IT Focus Area: Security
May 27, 2015
Smartphone Users Face Alarming Risks
Smartphones have become constant companions, but most people still don’t think about mobile device security the same way they think about security on laptops or PCs. Many expect that their iPhone or Android device is secure by default, when in reality it is up to the user to make security configuration changes. The Today Show recently featured a story that highlights just how serious—and alarming—the consequences can be when hackers gain access to mobile phones.
The rich combination of personal and corporate information that resides on many mobile devices is a major draw for cybercriminals, and they’re using every avenue available to break into them. With the right (inexpensive) equipment, they can gain access to a nearby mobile device in less than 30 seconds and either mirror the device and see everything on it, or install malware that will enable them to siphon data from it at their leisure. They can also use social engineering to entice users into clicking on a weaponized link or attachment, or installing a malicious application.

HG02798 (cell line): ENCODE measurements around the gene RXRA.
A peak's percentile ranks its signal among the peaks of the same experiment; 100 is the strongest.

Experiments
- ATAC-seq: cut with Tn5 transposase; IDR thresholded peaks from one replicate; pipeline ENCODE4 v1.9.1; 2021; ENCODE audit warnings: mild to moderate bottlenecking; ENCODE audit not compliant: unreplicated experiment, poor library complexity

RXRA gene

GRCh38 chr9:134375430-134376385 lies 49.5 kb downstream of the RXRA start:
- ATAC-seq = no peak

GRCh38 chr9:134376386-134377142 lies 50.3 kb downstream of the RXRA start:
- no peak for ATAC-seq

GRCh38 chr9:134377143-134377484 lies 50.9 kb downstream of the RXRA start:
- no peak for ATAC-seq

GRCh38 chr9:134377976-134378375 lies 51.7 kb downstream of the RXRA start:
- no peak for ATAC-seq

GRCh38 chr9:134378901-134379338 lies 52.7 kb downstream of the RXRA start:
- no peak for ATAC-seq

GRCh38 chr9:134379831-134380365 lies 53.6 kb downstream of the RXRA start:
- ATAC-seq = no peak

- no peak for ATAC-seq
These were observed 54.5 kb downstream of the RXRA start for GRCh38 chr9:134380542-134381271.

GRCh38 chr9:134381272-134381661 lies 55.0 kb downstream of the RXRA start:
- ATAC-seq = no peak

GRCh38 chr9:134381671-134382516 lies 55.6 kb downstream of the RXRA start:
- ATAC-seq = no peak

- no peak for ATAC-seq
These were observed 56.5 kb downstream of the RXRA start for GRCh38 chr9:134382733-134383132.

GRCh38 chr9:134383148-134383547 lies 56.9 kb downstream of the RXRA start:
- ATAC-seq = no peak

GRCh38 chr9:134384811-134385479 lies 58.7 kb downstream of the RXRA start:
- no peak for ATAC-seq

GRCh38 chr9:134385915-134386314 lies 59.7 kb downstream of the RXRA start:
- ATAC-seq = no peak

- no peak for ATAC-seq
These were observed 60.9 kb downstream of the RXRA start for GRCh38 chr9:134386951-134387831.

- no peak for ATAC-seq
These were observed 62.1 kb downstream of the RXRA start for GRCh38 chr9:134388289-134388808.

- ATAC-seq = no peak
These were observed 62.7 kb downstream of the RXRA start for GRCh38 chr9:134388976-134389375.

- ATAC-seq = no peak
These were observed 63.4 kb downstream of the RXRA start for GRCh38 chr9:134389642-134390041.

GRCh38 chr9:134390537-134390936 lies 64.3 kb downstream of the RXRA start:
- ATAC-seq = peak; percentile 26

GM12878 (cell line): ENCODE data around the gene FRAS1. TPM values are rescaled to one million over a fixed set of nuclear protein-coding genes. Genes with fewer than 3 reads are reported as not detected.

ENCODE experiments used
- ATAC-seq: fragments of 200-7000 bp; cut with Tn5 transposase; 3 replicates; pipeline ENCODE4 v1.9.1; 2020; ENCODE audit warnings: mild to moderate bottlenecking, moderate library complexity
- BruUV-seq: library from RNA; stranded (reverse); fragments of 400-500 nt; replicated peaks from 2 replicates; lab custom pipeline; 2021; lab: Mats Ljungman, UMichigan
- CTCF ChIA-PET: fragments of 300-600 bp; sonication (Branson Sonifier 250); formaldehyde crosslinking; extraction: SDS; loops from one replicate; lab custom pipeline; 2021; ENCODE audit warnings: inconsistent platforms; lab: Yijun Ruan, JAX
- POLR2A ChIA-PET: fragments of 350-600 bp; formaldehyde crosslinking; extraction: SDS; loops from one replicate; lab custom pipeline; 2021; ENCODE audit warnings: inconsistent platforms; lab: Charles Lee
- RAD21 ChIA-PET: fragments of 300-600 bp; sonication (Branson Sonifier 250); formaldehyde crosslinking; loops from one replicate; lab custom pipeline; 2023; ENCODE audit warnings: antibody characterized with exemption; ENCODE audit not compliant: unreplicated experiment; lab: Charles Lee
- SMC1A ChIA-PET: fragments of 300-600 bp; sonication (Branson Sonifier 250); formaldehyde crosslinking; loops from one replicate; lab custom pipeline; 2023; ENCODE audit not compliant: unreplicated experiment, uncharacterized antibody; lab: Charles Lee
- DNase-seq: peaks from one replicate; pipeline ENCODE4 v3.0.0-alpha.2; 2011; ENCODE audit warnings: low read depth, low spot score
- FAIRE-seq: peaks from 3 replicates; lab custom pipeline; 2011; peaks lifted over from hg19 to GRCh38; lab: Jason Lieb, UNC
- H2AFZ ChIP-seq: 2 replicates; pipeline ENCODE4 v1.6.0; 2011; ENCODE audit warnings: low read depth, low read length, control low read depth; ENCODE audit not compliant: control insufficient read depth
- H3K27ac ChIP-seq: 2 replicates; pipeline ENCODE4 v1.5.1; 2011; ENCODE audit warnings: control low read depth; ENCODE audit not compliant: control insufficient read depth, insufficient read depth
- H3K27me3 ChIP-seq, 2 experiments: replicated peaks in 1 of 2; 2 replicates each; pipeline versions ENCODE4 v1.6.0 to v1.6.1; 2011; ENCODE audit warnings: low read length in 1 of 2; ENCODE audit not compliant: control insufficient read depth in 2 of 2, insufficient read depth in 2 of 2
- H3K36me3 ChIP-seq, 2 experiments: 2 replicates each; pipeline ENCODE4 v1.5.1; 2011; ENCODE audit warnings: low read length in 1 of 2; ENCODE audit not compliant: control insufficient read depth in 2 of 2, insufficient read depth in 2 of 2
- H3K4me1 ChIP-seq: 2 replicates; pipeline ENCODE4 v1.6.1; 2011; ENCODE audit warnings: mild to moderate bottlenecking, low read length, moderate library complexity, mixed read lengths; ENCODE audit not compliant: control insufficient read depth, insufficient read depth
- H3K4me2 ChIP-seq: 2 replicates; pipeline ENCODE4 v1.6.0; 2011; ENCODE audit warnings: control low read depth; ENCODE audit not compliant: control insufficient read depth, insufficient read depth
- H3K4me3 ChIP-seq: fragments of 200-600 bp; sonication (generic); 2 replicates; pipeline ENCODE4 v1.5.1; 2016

Increasingly popular tactics include offering an inviting (phony) website, injecting malware into a legitimate website—what’s known as a watering hole attack—and posting a malicious app with an appealing name (such as a fun-sounding game or free software upgrade). Once people click on it they’re compromised, and the attackers can then use their device to do anything it is capable of—without permission.
Attackers can hijack your phone’s microphone and listen to your conversations, see your photos and emails, watch in real-time as you surf the Web, look out of your camera lens, see all of your contacts, and a record of all of the calls you’ve made. This puts your personal information, your email, your financial information and quite possibly corporate information at risk.
What can you do to protect yourself and your organization?
Know you’re at risk
Make sure your operating system and software are up-to-date
Only download apps you know you can trust
Select the right settings on your device
Use a secure password
Don’t do anything sensitive over open Wi-Fi
For more information on mobile device risks in the enterprise, read Mobile Device Security in the Workplace: 6 Key Risks and Challenges.
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